to perform their surgeries? Morticians? Those who perform autopsies? It is a
    mystery to me how anyone can do all of those necessary procedures. Merely
    seeing the sight of surgery on t.v. makes me want to faint and have to turn it
    off. Same thing with battle scenes. Therefore only pg for moi.

  4. Hi Lady Vigilant,

    I think a LOT of people who have to deal daily with people in tremendous amounts if pain, have to be able to temper their empathetic response. Otherwise they would be ineffective. Feeling others pain all of the time would be draining overwhelming and could lead to grosse incompetence. So there is that to consider.

    And we need the empathy challenged to break ground, do adventurous things, perform dangerous surgeries, as you suggested. As long as psychopathic traits CAN be channeled productively, it’s okay…and probably why the genes persist in the gene pool. I think it might actually be that it is the sheer volume of genes that code for these traits, built up over time, that us the problem.

    I wonder if we have a proliferation of psychopaths, at this time, because we haven’t had the warrior gene reduced in the general North American population, in a major war, for close to 3 generations. In times past there were many more opportunities for the adventure bound psychopath to rub himself out in a gold rush, ship wreck, not wearing a motorcycle helmet, for example…and at a very young age.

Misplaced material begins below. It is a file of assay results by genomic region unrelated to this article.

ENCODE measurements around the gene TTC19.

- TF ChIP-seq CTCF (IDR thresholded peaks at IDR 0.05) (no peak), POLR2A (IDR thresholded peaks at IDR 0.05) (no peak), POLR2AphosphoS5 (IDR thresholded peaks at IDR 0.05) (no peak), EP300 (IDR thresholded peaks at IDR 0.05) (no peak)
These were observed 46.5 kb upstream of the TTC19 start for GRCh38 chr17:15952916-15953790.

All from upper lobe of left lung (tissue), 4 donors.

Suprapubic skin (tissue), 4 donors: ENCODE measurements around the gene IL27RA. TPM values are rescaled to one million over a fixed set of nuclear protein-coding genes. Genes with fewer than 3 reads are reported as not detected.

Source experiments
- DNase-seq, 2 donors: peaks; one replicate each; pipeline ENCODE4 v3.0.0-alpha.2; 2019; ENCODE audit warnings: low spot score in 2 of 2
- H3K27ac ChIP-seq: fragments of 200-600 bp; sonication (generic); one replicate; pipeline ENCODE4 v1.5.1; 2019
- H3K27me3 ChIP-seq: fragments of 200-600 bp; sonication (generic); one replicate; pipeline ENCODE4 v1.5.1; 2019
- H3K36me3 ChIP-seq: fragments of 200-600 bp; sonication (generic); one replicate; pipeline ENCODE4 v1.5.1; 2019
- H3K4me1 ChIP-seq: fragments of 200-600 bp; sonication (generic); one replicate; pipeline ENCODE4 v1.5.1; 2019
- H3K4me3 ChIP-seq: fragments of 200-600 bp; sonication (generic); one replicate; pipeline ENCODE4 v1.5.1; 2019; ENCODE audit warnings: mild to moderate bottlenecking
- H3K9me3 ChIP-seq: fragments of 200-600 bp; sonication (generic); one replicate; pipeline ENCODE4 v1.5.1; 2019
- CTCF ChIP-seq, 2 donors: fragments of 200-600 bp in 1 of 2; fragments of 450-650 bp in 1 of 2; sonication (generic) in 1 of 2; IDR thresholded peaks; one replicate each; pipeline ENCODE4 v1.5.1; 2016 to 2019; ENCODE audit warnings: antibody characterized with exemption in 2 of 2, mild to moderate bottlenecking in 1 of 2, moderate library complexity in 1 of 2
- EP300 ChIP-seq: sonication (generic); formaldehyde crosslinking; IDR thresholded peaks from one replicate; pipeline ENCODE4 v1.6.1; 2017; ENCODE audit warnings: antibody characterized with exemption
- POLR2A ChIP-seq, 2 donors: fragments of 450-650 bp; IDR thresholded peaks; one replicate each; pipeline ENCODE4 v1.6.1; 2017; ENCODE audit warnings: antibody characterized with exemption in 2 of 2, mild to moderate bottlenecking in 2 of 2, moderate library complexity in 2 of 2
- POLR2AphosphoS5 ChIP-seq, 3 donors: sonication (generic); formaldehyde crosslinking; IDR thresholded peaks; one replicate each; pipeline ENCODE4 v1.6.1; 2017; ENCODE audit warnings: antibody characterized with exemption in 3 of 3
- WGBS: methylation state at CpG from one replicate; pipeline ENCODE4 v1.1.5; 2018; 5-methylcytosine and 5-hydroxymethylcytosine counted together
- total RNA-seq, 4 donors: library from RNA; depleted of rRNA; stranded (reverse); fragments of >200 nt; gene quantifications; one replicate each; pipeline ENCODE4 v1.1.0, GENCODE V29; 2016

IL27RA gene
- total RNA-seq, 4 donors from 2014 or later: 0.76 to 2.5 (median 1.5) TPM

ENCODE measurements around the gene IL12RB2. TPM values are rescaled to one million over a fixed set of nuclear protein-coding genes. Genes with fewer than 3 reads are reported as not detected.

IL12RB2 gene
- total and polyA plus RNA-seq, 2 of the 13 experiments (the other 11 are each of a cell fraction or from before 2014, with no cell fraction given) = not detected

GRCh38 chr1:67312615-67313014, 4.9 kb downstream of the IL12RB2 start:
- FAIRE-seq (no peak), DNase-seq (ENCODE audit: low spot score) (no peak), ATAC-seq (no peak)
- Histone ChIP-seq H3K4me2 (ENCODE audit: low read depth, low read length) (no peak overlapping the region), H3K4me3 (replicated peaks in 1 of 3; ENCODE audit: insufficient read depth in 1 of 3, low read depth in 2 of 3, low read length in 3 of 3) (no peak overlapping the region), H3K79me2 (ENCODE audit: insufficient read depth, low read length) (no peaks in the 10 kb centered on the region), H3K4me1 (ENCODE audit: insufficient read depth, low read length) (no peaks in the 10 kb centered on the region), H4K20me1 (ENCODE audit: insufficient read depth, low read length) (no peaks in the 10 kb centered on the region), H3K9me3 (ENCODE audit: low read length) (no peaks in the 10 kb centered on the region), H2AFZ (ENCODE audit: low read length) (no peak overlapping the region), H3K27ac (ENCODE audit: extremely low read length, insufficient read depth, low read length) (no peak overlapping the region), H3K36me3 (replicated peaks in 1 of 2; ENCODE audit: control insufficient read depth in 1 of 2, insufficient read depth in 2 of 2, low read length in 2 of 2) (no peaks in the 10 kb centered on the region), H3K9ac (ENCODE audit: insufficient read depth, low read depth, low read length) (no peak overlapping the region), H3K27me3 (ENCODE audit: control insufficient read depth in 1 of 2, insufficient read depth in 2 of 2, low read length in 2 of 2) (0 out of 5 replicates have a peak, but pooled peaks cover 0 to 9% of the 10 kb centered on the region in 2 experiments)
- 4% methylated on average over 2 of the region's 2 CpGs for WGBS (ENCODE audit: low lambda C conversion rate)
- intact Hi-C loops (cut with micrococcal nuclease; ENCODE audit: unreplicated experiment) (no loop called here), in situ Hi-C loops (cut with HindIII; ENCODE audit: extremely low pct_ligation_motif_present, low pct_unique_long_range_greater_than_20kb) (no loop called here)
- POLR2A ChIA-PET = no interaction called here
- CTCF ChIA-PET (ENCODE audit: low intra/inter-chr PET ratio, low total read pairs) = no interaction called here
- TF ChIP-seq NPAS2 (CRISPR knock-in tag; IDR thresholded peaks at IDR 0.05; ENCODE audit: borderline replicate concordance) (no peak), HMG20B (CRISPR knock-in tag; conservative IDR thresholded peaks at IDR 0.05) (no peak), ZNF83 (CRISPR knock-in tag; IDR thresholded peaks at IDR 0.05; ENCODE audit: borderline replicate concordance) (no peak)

The heavy emphasis and admiration for go it alone ‘mavericks’ and celebrities, currently, may even reflect the genes persisting, in the general population, well into reproductive years.

    Even collective spiritual activities that used to encourage quiet reflectivity have given way to show boating egomaniacal preachers who push zealotry, appealing to the narcissism of their congregations.

    So…there is no escape in most social systems. The political, interpersonal and the spiritual are all heavily influenced by the persistence of these genes.

    This is why I am totally for base jumping, wing suiting, and all extreme sports that allow the psychopath to do what he should be doing–voluntarily removing himself from the gene pool, in a way that harms nobody but him/herself.

    Sorry if I offend with these remarks. It sounds like advocating for eugenics programs.

    1. Hi Gobsmaked,

      Is that why it always seemed to me that people who paid to bungee jump or